American Ex-Prisoners of War
A not-for-profit, Congressionally-chartered veterans’ service organization advocating for former prisoners of war and their families.

Established April 14, 1942



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Biography
Brennan, Charles A
Charles Brennan 1985
Charles Brennan, 1985
Charles Brennan
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After the War ...
Biography
I joined the US. Army Air Force on July 10, 1942 and was discharged in December 1945.

After training as a pilot, I entered the Navigation School at Hondo, Texas where I graduated as a 2nd Lt. on October 7, 1943.

I was assigned to a B-17 crew at Pyote, Texas. The pilot was Ed Herman, co-pilot John Leathers, bombardier Victor Marck, engineer George Bingert, tail gunner Frank Komor, ball turret Bob Bunn, radio Matt Haebig, waist gunner Art Blanchard and Gene Earnest.

After training at Alexandria, Louisiana we went to Kearney, Nebraska where we picked up a new B-17 to fly to Europe. We first flew to Goose Bay, Labrador, then left for Europe on January 17, 1944.

After a 10-hour flight across the Atlantic we landed at Belfast, Northern Ireland. From there to England where we were assigned to the 334th Squadron of the 95th Bomb Group at Horham, England on February 28, 1944.

Our first mission on March 3rd was Target Berlin, however this mission was aborted by the entire 8th Air Force due to bad weather. On March 4th, the 95th Bomb Group, together with one squadron from the 100th Group, made the first B-17 attack on Berlin. The rest of the 8th Air Force bombed targets of opportunity or returned directly to England. The 95th B.G. had "ignored" orders to abort the mission, and we received a Presidential Unit Citation for this action. We lost 4 aircraft.

On March 67th we went to Berlin again. Flak and enemy fighters shot down sixty-nine bombers and eleven fighter planes of ours. This was the greatest loss of aircraft suffered by any mission during W.W. II. Our plane "Patches" was so badly damaged that it had to be scrapped.

Our 6th Mission was to Augsburg, Germany where our plan was so damaged by flak and enemy aircraft that we headed for Switzerland for safe haven. We didn't make it and were forced to parachute from 22,000 feet. I landed in the mountains of the Bavarian Alps where I was injured on landing and captured by German civilian patrols. The German leader of the group placed his pistol to my head. Before he could pull the trigger, a German soldier rescued me.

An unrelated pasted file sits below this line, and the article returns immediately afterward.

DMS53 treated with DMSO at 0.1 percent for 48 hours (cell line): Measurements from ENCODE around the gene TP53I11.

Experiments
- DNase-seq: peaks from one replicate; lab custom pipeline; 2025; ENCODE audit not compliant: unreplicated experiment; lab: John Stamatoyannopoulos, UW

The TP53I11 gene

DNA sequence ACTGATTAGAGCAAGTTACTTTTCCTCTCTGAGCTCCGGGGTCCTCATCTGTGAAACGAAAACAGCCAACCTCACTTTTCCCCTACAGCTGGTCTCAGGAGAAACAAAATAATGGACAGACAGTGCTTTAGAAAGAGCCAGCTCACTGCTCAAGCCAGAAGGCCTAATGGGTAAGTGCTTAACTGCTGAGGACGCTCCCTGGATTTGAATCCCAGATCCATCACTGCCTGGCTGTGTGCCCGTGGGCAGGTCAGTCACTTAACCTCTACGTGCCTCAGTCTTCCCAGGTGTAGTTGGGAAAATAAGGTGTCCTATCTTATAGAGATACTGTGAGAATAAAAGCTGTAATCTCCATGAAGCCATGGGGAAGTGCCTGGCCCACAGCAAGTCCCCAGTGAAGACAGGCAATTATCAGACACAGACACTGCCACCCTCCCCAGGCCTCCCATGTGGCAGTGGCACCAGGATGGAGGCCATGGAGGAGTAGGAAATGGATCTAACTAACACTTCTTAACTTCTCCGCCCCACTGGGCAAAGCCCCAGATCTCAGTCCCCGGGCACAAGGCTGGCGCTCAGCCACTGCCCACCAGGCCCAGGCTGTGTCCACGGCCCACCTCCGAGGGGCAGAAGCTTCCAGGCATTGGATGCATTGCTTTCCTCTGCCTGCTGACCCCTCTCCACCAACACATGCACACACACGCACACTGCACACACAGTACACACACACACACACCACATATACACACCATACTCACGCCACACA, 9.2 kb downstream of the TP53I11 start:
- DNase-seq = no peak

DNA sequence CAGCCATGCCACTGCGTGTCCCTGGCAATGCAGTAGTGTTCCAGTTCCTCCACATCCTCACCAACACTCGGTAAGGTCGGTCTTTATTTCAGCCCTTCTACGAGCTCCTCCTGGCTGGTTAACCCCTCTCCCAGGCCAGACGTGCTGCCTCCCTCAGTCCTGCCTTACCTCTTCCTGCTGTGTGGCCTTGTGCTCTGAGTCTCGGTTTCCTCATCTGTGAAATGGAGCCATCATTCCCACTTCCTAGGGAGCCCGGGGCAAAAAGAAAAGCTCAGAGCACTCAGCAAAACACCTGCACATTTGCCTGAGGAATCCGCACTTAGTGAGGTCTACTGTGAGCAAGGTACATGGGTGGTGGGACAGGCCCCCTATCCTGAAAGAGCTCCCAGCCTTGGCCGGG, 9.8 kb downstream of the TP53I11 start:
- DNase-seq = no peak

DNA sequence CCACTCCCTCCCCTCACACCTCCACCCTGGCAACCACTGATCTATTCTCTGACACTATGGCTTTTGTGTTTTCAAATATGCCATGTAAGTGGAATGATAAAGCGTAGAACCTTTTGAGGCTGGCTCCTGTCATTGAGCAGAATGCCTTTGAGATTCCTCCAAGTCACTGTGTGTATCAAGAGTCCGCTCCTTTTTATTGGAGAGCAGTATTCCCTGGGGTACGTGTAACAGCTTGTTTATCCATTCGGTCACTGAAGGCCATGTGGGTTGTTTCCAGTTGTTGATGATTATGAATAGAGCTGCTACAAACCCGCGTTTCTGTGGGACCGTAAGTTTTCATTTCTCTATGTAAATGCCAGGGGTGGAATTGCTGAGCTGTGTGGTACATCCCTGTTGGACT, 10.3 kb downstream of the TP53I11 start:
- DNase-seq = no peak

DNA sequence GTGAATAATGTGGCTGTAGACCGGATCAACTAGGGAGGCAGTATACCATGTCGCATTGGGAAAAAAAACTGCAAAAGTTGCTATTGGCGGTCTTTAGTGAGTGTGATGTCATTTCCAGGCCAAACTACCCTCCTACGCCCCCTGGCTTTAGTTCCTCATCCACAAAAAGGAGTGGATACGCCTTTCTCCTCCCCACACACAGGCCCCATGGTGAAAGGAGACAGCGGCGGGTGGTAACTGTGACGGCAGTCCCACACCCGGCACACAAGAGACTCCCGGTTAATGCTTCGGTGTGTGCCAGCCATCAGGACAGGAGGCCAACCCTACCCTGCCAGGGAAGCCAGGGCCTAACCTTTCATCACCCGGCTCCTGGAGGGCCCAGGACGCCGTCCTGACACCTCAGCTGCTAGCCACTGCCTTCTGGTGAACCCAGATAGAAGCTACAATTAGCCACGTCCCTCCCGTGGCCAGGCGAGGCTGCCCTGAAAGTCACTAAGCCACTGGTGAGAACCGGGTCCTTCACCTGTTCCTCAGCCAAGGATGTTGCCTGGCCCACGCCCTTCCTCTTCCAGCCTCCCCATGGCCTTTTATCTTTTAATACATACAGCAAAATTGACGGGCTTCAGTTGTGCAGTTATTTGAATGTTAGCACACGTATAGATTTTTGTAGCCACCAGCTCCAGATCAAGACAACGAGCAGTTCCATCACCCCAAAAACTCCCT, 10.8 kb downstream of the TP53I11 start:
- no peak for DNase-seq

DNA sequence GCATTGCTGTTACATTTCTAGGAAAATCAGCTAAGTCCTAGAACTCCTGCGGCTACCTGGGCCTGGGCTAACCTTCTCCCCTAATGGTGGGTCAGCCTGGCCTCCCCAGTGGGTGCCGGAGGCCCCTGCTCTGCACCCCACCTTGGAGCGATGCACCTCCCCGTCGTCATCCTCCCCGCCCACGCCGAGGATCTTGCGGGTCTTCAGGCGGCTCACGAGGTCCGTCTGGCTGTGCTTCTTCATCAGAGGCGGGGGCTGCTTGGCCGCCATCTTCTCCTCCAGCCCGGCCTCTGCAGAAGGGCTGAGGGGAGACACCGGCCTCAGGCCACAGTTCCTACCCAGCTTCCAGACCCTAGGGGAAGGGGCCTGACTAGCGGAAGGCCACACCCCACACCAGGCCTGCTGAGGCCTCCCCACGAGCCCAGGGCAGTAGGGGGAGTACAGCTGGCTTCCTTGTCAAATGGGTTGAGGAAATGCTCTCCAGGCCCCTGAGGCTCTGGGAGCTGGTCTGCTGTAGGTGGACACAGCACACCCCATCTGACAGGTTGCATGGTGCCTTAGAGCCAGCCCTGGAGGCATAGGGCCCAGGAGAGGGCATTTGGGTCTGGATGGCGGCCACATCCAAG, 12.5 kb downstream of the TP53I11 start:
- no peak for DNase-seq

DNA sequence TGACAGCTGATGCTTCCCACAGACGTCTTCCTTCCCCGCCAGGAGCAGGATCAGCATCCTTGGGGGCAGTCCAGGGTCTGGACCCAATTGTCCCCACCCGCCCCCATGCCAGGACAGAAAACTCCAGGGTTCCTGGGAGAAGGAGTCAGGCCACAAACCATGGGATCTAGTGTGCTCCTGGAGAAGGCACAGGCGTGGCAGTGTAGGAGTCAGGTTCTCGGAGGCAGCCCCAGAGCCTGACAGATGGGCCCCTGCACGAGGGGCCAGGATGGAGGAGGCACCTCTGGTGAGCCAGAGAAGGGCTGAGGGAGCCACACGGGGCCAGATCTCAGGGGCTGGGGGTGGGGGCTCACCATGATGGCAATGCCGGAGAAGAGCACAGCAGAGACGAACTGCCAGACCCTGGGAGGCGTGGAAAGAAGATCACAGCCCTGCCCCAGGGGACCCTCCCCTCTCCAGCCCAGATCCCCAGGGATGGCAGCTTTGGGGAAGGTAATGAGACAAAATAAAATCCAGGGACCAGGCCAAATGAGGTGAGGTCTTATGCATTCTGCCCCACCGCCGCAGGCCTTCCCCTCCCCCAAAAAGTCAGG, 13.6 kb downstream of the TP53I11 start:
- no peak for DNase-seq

After spending three days in solitary confinement at the Interrogation Center at the Dulag Luft Camp near Frankfurt, I was transferred to a small transit camp located in the center of the city of Frankfurt. The RAF bombed this camp in error completely destroying it. Several POWs were killed. I lost part of my hearing from this raid. The Germans then marched us 12 miles through Frankfurt where we were under constant attack from the civilian population.

We reached our POW Camp, Stalag-Luft III, near Sagan, Germany. The day of the "Great Escape" -- March 26, 1944. In this escape 80 R.A.F. POWs had tunneled out. Upon capture the Gestapo executed 50 of these R.A.F. POWs.

After 10 months at Sagan, the Germans evacuated us when the invading Russian Army was only 30 miles from our camp. Ten thousand POWs started on the Death March January 27, 1945. We walked through the blizzard, temperatures far below zero in Germany's coldest winter in 100 years. We walked 83 kilometers in 3 days. We slept on the ground or in barns. Very little food, inadequate clothing, constant snow and freezing. Many died.

We reached the town of Sprenberg where we were loaded on cattle boxcars, locked in with no food or water for 3 more days.

About February 3rd or 4th we arrived at Mooseberg, Germany, north of Munich. This was the 'Hell' Camp. One POW said at the time, "I must be dead and this is Hell."

The 14th Armored Division of the 3rd Army liberated us here on April 29, 1945. General Patton entered the camp.

Taken at first by C-47's to Le Harve, France, we returned by ship to America in June 1945.

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